Progress of ASCENT-ASCI Phase 2 Trial of SUN13837 Discussed at American Spinal Injury Association Symposium
PARAMUS, N.J., July 8, 2013 /CNW/ - Asubio Pharmaceuticals, Inc. today announced the expansion of enrollment for its ASCENT-ASCI (Asubio Spinal Cord Early Neuro-recovery Treatment for Acute Spinal Cord Injury) trial to include AIS A, B and C injury to the cervical spine. ASCENT-ASCI is a Phase 2 clinical trial evaluating SUN13837, an investigational medication being developed to improve neurological function in patients with newly diagnosed acute spinal cord injury. Asubio recently discussed the expanded inclusion criteria and progress of the study at a peer-attended symposium at the American Spinal Injury Association (ASIA) 40th Anniversary annual meeting in Chicago, Illinois.
The company is currently working with 45 acute trauma centers throughout the United States and Canada and plans to increase that number to 55. Trauma centers must first sign up to participate in the clinical trial and then brief attending trauma physicians and nurses on how to rapidly identify eligible spinal cord injury patients when they first arrive at their facility. In addition to the 45 acute trauma centers, there are also 13 stand-alone rehabilitation centers participating in the study. Interested physicians or trauma/rehabilitation center representatives should contact Ben Levinson at firstname.lastname@example.org for more information regarding ASCENT-ASCI trial participation, or visit ClinicalTrials.gov (NCT01502631).
"The recent adoption of a more inclusive Asubio trial protocol will meet the needs of a broader number of spinal cord injuries and enable a more sensitive and accurate determination of therapeutic benefit across a wider range of functional disability," said John Steeves, PhD, Peter Wall Distinguished Scholar in Residence, Professor and Founding Director of ICORD (International Collaboration On Repair Discoveries). "I encourage major trauma centers to consider participation and informing and enrolling appropriate patients."
"It takes a small community to pull off an acute spinal cord injury study, but with a bit of planning, it can be done," explained Laura Wollenweber, a clinical research coordinator at the Medical College of Wisconsin in Milwaukee, who spoke of her experience enrolling patients in the study. Dr. Levinson added: "Of course, cautious optimism is warranted, but we are hopeful that the broadened enrollment criteria will bring new hope for a wider range of patients suffering from this devastating, life-altering type of trauma."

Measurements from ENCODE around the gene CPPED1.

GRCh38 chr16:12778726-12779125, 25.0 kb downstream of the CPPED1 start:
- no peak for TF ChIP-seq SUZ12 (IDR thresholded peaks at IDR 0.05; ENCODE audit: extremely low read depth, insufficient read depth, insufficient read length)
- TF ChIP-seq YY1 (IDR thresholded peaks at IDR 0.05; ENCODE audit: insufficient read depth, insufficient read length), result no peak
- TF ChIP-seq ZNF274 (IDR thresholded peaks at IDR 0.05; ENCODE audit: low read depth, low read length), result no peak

SUN13837 has been without significant side effects in Phase 1 studies in healthy subjects. Experimental evidence has shown SUN13837 to have both neuroprotective and axonal outgrowth properties using both invitro studies and animal models of spinal cord injury. In these models, SUN13837 administration improved corticospinal neuron survival and axonal regrowth, resulting in statistically significant functional recovery relative to placebo. The preclinical evidence supports the concept that potential drug benefits will be due to 1) neuroprotection by limiting the degree of primary mechanical damage at the injury site, 2) augmentation of axonal outgrowth in the otherwise unfavorable post-injury microenvironment, and 3) facilitation of functional neural plasticity within surviving and newly formed neural circuits.
"SUN13837 is expected to provide neuroprotection from glutamate excito-toxicity and promote axonal outgrowth, which is often inhibited after spinal cord injury," said Benjamin Levinson, M.D., Senior Director of Medical and Scientific Affairs at Asubio. "It is similar in mechanism to basic fibroblast growth factor (bFGF) but without the troublesome complication of stimulating cell proliferation. Like bFGF, SUN13837 is thought to bind with FGF receptors to induce the intracellular signaling events providing its positive properties. Unlike bFGF (a large protein), SUN13837 is a highly lipid soluble small molecule that can be easily and reliably administered through peripheral intravenous injection."
Asubio, a group company of Daiichi Sankyo, is committed to building a brighter, healthier tomorrow by developing ethical pharmaceuticals that improve the health and wellbeing of people with unmet medical needs around the world. Asubio Pharmaceuticals, located in Paramus, New Jersey, is the U.S. subsidiary of Asubio Pharma Company, Limited, which is based in Kobe, Japan. Asubio Pharmaceuticals, Inc. is a research-based pharmaceutical company involved in the development of drug compounds from Phase 1 clinical trials through Phase 2 proof of concept. In early 2012 Asubio initiated a new Phase 2 clinical study in patients with newly diagnosed acute spinal cord injury, to determine whether the investigative new drug SUN13837 improves neurological function in this catastrophic injury.
SOURCE: Asubio Pharmaceuticals, Inc.
For further information:
Bruce Likly, Kovak-Likly Communications, (203) 762-8833 or BLikly@KLCpr.com